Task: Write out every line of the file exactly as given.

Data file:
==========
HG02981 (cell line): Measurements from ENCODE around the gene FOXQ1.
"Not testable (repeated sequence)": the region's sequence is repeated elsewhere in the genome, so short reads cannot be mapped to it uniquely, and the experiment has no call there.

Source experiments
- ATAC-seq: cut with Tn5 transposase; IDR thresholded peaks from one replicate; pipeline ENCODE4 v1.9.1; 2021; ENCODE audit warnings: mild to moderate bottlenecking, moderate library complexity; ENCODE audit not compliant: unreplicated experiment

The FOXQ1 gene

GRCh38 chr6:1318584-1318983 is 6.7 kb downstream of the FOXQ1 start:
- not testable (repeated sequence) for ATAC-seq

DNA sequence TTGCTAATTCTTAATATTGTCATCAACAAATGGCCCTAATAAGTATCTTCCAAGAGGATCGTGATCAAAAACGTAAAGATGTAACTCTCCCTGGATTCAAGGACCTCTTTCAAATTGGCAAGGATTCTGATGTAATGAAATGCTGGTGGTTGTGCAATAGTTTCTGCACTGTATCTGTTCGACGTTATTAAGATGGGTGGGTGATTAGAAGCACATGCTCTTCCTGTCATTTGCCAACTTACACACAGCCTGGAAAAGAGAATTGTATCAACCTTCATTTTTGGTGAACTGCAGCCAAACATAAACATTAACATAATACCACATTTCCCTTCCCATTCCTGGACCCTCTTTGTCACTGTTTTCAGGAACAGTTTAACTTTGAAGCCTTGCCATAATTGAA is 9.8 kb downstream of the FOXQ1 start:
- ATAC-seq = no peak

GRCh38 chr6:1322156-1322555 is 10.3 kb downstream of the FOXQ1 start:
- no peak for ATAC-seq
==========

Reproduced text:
HG02981 (cell line): Measurements from ENCODE around the gene FOXQ1.
"Not testable (repeated sequence)": the region's sequence is repeated elsewhere in the genome, so short reads cannot be mapped to it uniquely, and the experiment has no call there.

Source experiments
- ATAC-seq: cut with Tn5 transposase; IDR thresholded peaks from one replicate; pipeline ENCODE4 v1.9.1; 2021; ENCODE audit warnings: mild to moderate bottlenecking, moderate library complexity; ENCODE audit not compliant: unreplicated experiment

The FOXQ1 gene

GRCh38 chr6:1318584-1318983 is 6.7 kb downstream of the FOXQ1 start:
- not testable (repeated sequence) for ATAC-seq

DNA sequence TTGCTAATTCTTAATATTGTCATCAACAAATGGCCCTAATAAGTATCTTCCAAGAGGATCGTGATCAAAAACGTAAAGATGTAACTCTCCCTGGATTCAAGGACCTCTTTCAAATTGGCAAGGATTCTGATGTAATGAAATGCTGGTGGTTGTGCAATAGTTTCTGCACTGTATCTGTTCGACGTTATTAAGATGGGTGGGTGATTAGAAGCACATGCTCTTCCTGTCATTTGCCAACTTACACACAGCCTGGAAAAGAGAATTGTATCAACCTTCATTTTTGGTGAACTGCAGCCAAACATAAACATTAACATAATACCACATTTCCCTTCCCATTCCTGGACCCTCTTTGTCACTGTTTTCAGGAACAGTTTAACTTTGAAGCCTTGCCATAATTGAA is 9.8 kb downstream of the FOXQ1 start:
- ATAC-seq = no peak

GRCh38 chr6:1322156-1322555 is 10.3 kb downstream of the FOXQ1 start:
- no peak for ATAC-seq